Conversations with senior leaders in this space have brought to light the complexity of captive funds in the consumer-facing sector. For example, there is no set precedent for how captive funds work, nor who should be leading them. Right across the sector, from fintech to FMCG, funds operate in different ways, providing different measures of value.
“As captives increasingly gravitate towards the business’ core strategy, navigating the talent challenges will be key.”
From a talent perspective, we are also seeing a number of different types of profile occupying leadership roles at captive funds. Firstly, some come up through the company, providing a deep understanding of the business, the sector and its context. These leaders are well-equipped to guide captive fund activity and ensure that any ventures align with the goals of the corporate entity.
Alternatively, senior captive leaders can have an R&D background, and possess the technical ability to sit alongside founders of an acquired start-up and guide the product road map from a position of strength. The third talent profile within captive funds is venture capital talent. Leaders from this background are well-suited to deal-making, are aggressive and are able to think strategically about the market. The latter has proved to be potent in the success and prestige of a corporation’s captive.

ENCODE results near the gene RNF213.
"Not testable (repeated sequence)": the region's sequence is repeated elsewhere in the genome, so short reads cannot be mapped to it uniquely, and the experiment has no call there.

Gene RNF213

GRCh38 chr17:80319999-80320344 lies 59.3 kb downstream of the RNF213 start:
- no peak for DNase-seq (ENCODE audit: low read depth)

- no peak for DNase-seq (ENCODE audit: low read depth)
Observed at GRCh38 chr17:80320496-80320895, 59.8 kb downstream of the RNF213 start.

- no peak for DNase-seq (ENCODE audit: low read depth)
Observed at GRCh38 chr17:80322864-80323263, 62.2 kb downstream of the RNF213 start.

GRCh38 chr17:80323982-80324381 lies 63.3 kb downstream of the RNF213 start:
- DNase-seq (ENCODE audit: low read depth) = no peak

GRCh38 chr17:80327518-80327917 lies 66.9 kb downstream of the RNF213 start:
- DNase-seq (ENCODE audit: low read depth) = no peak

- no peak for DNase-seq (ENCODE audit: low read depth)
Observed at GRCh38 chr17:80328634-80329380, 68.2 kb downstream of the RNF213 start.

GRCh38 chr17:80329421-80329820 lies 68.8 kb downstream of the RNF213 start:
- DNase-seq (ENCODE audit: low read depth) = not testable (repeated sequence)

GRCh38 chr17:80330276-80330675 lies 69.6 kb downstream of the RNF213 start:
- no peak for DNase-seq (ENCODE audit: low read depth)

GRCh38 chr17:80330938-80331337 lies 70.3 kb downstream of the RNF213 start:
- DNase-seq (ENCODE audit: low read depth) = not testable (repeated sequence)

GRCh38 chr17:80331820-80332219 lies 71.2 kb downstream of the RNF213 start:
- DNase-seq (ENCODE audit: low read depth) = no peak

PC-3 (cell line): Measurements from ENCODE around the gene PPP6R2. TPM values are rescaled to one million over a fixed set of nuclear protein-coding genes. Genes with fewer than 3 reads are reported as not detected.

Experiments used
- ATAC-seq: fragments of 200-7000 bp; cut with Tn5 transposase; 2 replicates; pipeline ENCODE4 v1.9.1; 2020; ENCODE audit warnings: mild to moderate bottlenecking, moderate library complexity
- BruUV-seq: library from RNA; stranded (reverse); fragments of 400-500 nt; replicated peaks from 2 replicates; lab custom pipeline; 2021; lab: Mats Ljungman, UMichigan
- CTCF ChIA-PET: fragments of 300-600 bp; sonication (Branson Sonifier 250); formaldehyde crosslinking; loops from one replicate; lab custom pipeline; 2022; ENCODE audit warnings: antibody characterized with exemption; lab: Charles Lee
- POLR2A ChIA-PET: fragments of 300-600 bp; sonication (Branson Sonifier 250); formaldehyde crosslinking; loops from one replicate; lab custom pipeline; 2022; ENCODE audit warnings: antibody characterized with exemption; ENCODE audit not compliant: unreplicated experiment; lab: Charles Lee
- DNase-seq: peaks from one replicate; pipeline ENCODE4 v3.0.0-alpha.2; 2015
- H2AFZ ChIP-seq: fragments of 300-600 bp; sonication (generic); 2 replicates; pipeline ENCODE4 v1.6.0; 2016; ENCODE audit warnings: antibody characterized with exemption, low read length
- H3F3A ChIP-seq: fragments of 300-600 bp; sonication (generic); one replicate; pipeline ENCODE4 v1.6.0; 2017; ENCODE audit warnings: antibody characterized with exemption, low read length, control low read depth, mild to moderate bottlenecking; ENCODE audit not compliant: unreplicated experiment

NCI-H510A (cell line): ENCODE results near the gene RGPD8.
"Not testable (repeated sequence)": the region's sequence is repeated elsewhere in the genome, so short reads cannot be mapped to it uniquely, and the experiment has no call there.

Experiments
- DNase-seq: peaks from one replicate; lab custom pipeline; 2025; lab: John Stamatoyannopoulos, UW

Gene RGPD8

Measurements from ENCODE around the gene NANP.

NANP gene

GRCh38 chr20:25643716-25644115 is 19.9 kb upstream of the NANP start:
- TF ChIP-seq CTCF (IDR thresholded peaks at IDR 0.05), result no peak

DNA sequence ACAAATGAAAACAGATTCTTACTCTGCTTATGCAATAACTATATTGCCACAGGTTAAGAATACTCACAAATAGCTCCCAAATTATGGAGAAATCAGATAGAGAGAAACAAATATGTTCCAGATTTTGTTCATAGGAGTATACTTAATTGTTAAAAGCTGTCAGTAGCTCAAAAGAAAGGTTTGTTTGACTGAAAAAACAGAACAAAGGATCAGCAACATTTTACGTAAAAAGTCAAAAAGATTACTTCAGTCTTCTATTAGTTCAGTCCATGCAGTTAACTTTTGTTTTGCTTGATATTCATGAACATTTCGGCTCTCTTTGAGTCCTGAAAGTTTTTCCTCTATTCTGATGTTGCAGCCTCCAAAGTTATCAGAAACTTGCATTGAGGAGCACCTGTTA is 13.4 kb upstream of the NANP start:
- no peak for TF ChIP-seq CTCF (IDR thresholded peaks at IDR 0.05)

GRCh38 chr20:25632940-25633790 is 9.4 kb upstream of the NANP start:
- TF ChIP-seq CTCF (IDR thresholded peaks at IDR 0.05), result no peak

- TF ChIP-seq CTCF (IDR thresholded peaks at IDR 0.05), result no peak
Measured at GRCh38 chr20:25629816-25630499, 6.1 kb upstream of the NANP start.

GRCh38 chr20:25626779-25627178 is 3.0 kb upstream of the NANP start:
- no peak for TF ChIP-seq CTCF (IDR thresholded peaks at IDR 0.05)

However, captive funds face a challenge when it comes to attracting the best VC talent, due to the viewpoint from the VC community that captive funds are risk-averse, or else mere play things of the corporations behind them. Rightly or wrongly held, this view prevents many captives from headhunting the very best from VC. Added to the equation is the matter of financial remuneration, which is structured very differently between captives and VC, where carried interest plays a major role.
As captives increasingly gravitate towards the business’ core strategy, navigating the talent challenges will be key. Building a diverse team of the above profiles has plenty of merit and those who are innovative enough to offer carried interest as opposed to usual corporate packages will have a distinct advantage. As the impact of Covid-19 continues and acquisition activity intensifies as organisations seek to pivot, having the right captive team will be more important than ever.
Where have you seen captive teams work best? Let us know your thoughts.